Truckers are warning of the threat of significant costs to the road haulage industry as European nations reimpose long-abandoned border controls to check the greatest migratory flow across the continent since World War II.
Frontier checks that had been swept away in much of Europe to allow free travel are returning to block the path of vast numbers of people seeking refuge, many from Syria, Iraq and Afghanistan.
Germany, Austria and Slovakia have all reimposed identity checks on parts of their borders, and Poland and the Netherlands are considering whether to follow suit.
Hungary’s riot police this week fired water cannon at migrants on its newly-shuttered border with Serbia, and troops completed a 41-kilometre (25-mile) barbed-wire barrier along part of its frontier with Croatia.
The threat to the Schengen area, a single zone with borderless travel between 26 states, has an incalculable humanitarian cost. But it has a financial price, too.
“We are experiencing delays for all our trucks. It is the same thing for everyone in the industry,” said Cora Buegenburg, operations manager at Allgeier Translog, a German transport group whose lorries drive across the European road network.
“At the moment there are traffic jams everywhere,” she said. “But taking alternative, longer routes means extra costs.”
Germany set up border checks along its frontier with Austria a week ago to control the human tide. Austria and Slovakia followed. Now Germany is also strengthening its borders with France and the Czech Republic.
Since Monday, massive traffic jams have formed in Germany and Austria.
– Disruption ahead –
When trucks are delayed they unload goods late and are slower to pick up new cargo. It can quickly lead to capacity shortfalls, Buegenburg said. “And that pushes up prices.”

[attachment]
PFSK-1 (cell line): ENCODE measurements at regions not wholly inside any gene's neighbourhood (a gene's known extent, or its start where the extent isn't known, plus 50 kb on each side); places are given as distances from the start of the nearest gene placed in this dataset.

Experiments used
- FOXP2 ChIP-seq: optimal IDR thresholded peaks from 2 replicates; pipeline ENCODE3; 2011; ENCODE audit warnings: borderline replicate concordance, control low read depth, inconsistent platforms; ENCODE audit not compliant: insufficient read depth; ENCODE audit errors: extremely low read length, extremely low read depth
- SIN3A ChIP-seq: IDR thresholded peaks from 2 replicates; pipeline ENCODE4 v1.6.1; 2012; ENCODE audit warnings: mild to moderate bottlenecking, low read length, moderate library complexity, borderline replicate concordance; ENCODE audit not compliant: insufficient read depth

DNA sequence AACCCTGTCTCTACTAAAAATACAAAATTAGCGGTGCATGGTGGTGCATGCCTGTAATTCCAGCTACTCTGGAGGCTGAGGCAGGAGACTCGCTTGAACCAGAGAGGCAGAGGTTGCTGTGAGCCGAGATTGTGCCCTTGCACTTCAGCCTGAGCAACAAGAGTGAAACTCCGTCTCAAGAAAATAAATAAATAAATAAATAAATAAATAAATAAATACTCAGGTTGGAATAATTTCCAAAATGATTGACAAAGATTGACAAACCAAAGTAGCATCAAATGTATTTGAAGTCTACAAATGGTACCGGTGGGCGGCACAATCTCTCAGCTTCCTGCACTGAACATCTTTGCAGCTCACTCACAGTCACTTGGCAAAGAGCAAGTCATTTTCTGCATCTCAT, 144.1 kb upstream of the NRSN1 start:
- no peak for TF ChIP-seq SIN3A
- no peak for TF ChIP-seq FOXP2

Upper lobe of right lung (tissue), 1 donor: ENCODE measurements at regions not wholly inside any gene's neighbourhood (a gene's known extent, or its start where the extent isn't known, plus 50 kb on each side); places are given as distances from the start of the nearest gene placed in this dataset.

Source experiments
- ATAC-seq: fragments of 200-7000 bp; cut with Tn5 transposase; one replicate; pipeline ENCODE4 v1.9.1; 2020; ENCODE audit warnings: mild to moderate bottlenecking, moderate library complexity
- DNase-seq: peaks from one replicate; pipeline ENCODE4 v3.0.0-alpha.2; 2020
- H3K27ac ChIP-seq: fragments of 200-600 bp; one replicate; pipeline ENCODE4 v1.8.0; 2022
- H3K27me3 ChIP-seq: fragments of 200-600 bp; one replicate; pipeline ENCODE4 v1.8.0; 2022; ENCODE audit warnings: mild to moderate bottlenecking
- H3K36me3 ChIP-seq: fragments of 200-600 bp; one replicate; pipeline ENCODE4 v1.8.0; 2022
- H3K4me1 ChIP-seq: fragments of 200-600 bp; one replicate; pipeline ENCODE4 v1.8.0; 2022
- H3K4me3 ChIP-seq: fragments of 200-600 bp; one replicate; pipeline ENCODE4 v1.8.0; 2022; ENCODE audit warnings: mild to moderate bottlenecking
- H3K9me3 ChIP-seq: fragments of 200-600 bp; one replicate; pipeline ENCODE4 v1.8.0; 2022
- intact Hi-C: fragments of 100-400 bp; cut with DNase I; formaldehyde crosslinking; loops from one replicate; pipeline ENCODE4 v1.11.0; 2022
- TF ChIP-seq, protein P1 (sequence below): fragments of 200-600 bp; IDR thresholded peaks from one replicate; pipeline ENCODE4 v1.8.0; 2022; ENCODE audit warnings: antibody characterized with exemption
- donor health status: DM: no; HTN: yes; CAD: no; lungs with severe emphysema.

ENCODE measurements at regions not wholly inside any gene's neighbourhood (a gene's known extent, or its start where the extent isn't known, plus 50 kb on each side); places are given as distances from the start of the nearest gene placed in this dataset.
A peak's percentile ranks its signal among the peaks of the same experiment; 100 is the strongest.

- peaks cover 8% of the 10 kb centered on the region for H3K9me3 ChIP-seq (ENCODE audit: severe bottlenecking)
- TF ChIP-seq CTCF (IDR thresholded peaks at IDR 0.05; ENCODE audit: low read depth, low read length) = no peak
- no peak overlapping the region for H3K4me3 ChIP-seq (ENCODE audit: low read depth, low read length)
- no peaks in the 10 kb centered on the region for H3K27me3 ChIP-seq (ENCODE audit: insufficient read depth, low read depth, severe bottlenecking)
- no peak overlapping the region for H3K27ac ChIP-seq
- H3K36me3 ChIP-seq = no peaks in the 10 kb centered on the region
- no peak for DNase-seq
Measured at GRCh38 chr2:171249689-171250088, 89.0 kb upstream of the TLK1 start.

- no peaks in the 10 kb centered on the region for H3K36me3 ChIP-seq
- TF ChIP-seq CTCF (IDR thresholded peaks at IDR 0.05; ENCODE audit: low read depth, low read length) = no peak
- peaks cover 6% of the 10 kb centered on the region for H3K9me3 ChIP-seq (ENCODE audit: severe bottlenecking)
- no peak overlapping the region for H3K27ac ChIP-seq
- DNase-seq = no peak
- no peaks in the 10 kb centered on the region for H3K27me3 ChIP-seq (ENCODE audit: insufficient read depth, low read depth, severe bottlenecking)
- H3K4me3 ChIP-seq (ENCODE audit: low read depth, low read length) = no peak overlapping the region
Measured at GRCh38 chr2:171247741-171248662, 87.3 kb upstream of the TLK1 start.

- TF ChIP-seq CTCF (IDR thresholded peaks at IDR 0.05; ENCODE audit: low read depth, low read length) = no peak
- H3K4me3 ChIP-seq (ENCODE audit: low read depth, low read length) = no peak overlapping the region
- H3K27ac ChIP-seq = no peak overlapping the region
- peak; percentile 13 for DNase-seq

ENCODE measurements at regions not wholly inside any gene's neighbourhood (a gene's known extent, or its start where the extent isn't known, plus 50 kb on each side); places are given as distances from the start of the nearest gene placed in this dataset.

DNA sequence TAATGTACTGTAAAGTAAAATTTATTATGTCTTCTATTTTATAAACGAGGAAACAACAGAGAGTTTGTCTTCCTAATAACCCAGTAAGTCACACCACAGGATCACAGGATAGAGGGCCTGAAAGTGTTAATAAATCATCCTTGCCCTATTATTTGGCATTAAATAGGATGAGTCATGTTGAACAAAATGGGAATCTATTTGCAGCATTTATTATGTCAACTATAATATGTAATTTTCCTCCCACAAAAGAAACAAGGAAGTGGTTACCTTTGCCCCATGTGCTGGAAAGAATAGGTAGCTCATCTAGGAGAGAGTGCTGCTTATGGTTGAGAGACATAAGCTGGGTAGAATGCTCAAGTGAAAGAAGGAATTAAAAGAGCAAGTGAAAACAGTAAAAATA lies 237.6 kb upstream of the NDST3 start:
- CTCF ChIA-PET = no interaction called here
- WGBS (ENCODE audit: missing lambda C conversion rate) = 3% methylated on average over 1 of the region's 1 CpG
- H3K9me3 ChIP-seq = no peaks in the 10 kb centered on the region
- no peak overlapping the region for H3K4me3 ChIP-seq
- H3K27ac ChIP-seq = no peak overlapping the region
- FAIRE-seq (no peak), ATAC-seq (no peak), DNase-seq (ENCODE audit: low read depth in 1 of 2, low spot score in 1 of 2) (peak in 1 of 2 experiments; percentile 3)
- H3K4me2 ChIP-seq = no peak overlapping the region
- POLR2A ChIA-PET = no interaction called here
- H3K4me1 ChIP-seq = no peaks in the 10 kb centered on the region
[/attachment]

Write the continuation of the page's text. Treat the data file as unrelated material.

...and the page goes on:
The slowdown at national borders comes at a time of tight capacity on the European transport network because of an increase in trade, said Sebastian Lechner, managing director of the federation of Bavarian transporters.
Bavaria, the region in southern Germany that has been hardest hit by border checks so far, is crisscrossed by major European transport routes, said Lechner.
All the goods traffic from Italy, a major German trade partner, transits Austria and Bavaria, he said.
And as long as the tide of migrants flows towards Europe, it is impossible to predict the scale or duration of the disruption.
If controls were to be established along all the borders of the Schengen area, the loss in earnings for Dutch transport companies alone would amount to 600 million euros ($684 million) a year, assuming a one-hour delay for each border, said Renee Reijers, spokeswoman for the Dutch association for transport and logistics.
“More broadly, the return of border controls is a big blow to European competitiveness,” the association said.
US and Chinese road hauliers can make long-haul trips without the extra cost of border delays, making industrial products more competitive, it said.
In the European Union, about three-quarters of goods traffic goes by road, with rail far behind.
– Traffic snarls –
For Doriano Bendotti, secretary of the north Italian Bergamo section of Italy’s road hauliers association, said traffic slowdowns had increased in the border region along Germany, Hungary and the Czech Republic. “But we are not in an emergency situation,” he said.
Transport costs to Britain had already climbed because of heightened security procedures in the French port of Calais, he said. Migrants daily try to cross from Calais to Britain, often by smuggling themselves into the backs of trucks.
Traffic snarls are a day-to-day part of the business, said the German association of freight forwarders and logistics. And they can be compensated for in part by planning longer journey times.
Nevertheless, “when a driver is stuck in a traffic jam it is paid work time,” the association added.
“If the border checks last weeks or longer, then companies in the industry will have to speak to their customers about adjusting prices.”